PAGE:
‘EXISTS’ is better than ‘IN’

While working on my last project, I was facing a query which was taking 30 second to execute. The number of tables involved were 10 and total records were around 20k.  It was a search functionality for a web-app project.  There were lot of sub-queries involved in the first draft, all of them using ‘IN’. After doing some research ( within MySQL Community ) , I just replaced all ‘IN’  by ‘EXISTS’ and voila !  The query took 11 seconds to execute.

For example, you could change this query  :

SELECT *

FROM invitees i

WHERE i.event_id IN ( SELECT e.id

FROM event e

WHERE e.city LIKE = ‘ABC’ )

TO

SELECT *

FROM invitees i

WHERE EXISTS ( SELECT 1

FROM event e

WHERE e.city LIKE = ‘ABC’

AND e.id = i.event_id ).

Try it and let me know if you find the same difference in performance as I have. There were many more modifications  to the original query to bring it further down to 1 sec. But I will talk about that later.  For more information on  EXISTS and IN Sub Queries see Reference below.

References :

http://dev.mysql.com/doc/refman/5.0/en/optimizing-subqueries.html

http://dev.mysql.com/doc/refman/5.0/en/in-subquery-optimization.html

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9 Comments »

  1. Jay Pipes said

    1) You are using LIKE with no wildcard, and so it really should be = ‘ABC’

    2) You would get sub-second performance with a standard join:

    SELECT i.*
    FROM invitees i
    INNER JOIN event e
    ON e.id = i.event_id
    AND e.city = ‘ABC’;

  2. Hi there,

    in my opinion, these

    SELECT *
    FROM invitees i
    WHERE i.event_id IN (
    SELECT id
    FROM event e
    WHERE city LIKE ‘ABC’
    )

    Should all be rewritten to joins

    SELECT i.*
    FROM invitees i
    INNER JOIN event e
    ON i.event_id = e.id
    WHERE e.city LIKE ‘ABC’

    Also, the LIKE does not contain a wildcard, we can just as well write:

    WHERE e.city = ‘ABC’

    instead of

    WHERE e.city LIKE ‘ABC’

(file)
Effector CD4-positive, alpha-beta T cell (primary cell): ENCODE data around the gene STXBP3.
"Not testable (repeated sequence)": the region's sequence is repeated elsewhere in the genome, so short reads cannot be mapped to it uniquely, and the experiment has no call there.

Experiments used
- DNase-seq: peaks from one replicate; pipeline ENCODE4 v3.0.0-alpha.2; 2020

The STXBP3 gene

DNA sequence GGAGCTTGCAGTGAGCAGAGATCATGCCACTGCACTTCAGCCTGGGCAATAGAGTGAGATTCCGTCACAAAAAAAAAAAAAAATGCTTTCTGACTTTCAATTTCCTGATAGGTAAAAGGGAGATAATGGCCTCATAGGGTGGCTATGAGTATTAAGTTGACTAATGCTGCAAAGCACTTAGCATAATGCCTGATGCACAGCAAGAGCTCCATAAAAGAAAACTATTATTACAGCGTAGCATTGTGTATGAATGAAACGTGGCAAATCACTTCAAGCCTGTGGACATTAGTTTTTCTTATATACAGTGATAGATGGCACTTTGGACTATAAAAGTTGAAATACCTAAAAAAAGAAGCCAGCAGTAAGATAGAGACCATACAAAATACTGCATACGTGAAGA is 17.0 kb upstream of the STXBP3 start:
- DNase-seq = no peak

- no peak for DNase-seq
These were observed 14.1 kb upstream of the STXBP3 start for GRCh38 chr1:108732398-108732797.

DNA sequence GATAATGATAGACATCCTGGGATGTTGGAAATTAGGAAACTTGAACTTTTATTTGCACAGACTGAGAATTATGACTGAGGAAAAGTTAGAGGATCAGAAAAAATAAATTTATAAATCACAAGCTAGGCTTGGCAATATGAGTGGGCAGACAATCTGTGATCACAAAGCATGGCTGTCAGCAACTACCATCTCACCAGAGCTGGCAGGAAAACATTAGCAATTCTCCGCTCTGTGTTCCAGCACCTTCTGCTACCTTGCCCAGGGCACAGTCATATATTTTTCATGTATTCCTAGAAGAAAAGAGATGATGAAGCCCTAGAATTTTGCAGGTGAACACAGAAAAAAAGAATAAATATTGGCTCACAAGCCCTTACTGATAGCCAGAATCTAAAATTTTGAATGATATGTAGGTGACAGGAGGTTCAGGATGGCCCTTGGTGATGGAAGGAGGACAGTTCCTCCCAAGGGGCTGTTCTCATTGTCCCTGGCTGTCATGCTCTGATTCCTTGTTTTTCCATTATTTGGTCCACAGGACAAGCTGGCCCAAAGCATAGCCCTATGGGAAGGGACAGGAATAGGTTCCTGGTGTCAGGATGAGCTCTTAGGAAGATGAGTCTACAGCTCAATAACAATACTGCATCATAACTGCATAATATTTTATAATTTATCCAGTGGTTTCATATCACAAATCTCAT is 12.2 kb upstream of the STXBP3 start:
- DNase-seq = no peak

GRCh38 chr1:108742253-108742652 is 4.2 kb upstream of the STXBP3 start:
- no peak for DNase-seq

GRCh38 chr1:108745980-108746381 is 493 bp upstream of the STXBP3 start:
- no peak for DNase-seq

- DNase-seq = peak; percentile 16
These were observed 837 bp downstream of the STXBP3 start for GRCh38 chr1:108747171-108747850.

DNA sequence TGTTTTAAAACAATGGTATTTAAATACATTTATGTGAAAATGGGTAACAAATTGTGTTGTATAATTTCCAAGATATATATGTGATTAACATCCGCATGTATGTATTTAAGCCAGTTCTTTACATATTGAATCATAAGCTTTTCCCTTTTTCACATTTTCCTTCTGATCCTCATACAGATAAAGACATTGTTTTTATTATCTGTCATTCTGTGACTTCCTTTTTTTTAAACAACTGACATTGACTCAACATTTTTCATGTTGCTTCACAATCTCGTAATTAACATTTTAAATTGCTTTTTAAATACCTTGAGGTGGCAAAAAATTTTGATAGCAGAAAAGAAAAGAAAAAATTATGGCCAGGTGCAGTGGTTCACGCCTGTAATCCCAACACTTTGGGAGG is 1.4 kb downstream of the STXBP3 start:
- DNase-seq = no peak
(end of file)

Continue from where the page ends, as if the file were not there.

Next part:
Roland Bouman
    http://rpbouman.blogspot.com/

  3. Oh , I am sorry. Should have put LIKE ‘%ABC%’ or = ‘ABC’ for the example.

    Second, I agree with your example of using a standard join, it will be better. The 2 examples given were to show the difference between IN and EXISTS , so didn’t focus on JOIN. But yeah, there are ways to replace ‘IN’ Sub Queries with JOIN for better performance.

  4. Andrew said


    SELECT *

    FROM invitees i

    WHERE i.event_id IN ( SELECT e.id

    FROM event e

    WHERE e.city LIKE = ‘ABC’ )

    I believe this is slow because the inner query is evaluated, and then the outer query is evaluated – you do not reference the inner and outer queries directly.

    If you rewrote the query to be:

    SELECT *

    FROM invitees i

    WHERE i.event_id IN ( SELECT e.id

    FROM event e

    WHERE e.city LIKE = ‘ABC’ AND i.event_id = e.id )

    You would find the query to be much faster.

  5. Ahmed said

    Hi,

    I have this SQL query but instead of using IN i like to use the EXISTS operator, now how can I do that? My brain is hanging on this and need help. Thanks

    SELECT C.CUSTOMER_NUM, C.CUSTOMER_NAME
    FROM CUSTOMER C, ORDERS O
    WHERE
    C.CUSTOMER_NUM = O.CUSTOMER_NUM
    AND
    O.ORDER_DATE IN (’2007-10-21′);

    • Hi Ahmed,

      You can try this query :

      SELECT C.CUSTOMER_NUM, C.CUSTOMER_NAME
      FROM CUSTOMER C
      WHERE EXISTS (
      SELECT 1
      FROM ORDERS O
      WHERE O.ORDER_DATE = ’2007-10-21′
      AND C.CUSTOMER_NUM = O.CUSTOMER_NUM
      )

  6. Ahmed said

    that did work many many thanks for that..you guys deserve an oscar award for being so helpfull…cheers thanks

  7. Ajit said

    Hi….
    can some buddy help me…to use EXISTS …how i can use EXISTS in following query insted of IN

    ……………………….
    …………………….
    ………..WHERE application_opus.company_id = ’50′
    AND application_opus.application_id
    IN (
    SELECT event_log_link_opus.event_log_link_reference_id
    FROM event_log_link_opus
    LEFT JOIN event_log_link_type_opus ON event_log_link_type_opus.event_log_link_type_id = event_log_link_opus.event_log_link_type_id
    LEFT JOIN event_log_opus ON event_log_opus.event_log_id = event_log_link_opus.event_log_id
    LEFT JOIN event_log_type_opus ON event_log_type_opus.event_log_type_id = event_log_opus.event_log_type_id
    WHERE event_log_link_type_opus.name_short = ‘application_id’
    AND event_log_type_opus.event_type IN (‘dteen_fraud_rule_130′)
    )

  8. SacTiw said

    After looking at what Rishi has to offer, you this might work:

    WHERE application_opus.company_id = ’50′
    AND EXISTS (
    SELECT 1
    FROM event_log_link_opus
    LEFT JOIN event_log_link_type_opus ON event_log_link_type_opus.event_log_link_type_id = event_log_link_opus.event_log_link_type_id
    LEFT JOIN event_log_opus ON event_log_opus.event_log_id = event_log_link_opus.event_log_id
    LEFT JOIN event_log_type_opus ON event_log_type_opus.event_log_type_id = event_log_opus.event_log_type_id
    WHERE event_log_link_type_opus.name_short = ‘application_id’
    AND event_log_type_opus.event_type = ‘dteen_fraud_rule_130′
    AND application_opus.application_id = event_log_link_opus.event_log_link_reference_id
    );

    I, btw, know it’s too late to answer this but I saw it today and thought of giving it a try!!! :-)

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